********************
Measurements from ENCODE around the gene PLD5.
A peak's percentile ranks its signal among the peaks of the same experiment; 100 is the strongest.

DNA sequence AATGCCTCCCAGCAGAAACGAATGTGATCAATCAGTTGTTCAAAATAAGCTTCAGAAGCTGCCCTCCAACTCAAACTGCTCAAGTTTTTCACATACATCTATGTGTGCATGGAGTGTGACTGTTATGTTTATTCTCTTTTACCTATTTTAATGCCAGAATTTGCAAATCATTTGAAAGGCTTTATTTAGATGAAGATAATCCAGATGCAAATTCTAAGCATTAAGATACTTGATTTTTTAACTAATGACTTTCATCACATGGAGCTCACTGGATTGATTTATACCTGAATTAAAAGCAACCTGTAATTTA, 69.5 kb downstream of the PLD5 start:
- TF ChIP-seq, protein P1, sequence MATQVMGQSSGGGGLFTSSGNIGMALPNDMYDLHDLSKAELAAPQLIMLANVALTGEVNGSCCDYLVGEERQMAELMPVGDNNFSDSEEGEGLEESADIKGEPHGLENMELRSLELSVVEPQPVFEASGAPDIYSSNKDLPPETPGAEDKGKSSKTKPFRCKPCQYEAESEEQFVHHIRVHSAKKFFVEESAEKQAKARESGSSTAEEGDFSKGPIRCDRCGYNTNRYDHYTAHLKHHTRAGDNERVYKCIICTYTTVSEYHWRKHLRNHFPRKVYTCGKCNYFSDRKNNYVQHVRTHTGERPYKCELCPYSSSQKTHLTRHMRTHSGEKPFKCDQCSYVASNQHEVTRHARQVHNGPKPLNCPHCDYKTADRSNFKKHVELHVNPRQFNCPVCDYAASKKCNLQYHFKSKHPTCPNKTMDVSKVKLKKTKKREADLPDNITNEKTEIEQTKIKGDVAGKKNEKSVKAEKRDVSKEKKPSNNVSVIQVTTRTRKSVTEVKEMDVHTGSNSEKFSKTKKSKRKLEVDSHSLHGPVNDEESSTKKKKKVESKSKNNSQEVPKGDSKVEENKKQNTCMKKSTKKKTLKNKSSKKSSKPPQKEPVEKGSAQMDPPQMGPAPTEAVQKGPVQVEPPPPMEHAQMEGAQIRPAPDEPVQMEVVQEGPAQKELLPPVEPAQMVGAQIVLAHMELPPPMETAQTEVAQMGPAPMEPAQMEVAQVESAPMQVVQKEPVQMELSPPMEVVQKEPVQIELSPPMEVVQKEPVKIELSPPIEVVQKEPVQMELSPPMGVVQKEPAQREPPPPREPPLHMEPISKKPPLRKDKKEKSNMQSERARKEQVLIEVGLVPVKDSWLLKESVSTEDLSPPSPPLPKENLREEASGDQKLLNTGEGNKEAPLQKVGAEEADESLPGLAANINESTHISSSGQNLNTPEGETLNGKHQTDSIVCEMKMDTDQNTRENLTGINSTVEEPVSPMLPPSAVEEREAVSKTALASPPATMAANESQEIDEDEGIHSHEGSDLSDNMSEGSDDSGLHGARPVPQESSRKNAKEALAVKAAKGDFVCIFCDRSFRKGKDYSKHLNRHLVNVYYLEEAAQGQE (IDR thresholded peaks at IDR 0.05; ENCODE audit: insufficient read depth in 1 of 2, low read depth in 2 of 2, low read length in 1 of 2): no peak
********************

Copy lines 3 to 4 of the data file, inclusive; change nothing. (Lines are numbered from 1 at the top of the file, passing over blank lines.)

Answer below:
DNA sequence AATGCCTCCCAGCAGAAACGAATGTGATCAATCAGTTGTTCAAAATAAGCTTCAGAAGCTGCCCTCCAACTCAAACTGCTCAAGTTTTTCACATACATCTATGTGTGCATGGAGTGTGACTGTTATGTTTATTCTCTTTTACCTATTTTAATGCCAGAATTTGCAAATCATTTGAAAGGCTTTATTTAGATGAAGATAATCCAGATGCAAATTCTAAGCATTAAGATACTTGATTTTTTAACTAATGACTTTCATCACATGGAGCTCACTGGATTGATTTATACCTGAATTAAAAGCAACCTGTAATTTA, 69.5 kb downstream of the PLD5 start:
- TF ChIP-seq, protein P1, sequence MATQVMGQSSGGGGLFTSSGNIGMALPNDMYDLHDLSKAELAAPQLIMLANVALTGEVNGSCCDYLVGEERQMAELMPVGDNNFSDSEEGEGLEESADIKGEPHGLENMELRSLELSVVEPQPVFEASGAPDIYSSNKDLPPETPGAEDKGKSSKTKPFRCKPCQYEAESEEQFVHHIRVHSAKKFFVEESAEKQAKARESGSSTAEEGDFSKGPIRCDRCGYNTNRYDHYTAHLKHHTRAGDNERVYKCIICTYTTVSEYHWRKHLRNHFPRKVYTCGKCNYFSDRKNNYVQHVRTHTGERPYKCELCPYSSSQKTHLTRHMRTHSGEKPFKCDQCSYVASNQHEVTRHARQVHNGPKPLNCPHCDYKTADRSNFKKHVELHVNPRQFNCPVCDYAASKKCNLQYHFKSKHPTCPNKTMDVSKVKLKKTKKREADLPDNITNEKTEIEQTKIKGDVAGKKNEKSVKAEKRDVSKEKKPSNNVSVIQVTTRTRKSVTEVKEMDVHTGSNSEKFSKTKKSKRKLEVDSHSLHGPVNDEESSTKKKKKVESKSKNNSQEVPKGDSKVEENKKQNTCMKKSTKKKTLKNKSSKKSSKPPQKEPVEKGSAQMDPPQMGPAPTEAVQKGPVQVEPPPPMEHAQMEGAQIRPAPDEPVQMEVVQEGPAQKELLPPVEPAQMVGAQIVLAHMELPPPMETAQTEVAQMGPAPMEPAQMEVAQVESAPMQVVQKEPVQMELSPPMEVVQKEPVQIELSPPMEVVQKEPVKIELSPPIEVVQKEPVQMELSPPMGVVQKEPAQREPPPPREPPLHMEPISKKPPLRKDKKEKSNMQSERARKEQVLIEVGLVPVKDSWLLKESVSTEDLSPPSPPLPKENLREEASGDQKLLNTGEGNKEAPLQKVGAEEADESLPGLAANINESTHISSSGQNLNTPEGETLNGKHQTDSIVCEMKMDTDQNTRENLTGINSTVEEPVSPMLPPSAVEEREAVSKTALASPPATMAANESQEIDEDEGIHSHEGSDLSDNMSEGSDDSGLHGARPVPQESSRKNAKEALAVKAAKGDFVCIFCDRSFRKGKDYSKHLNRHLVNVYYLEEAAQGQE (IDR thresholded peaks at IDR 0.05; ENCODE audit: insufficient read depth in 1 of 2, low read depth in 2 of 2, low read length in 1 of 2): no peak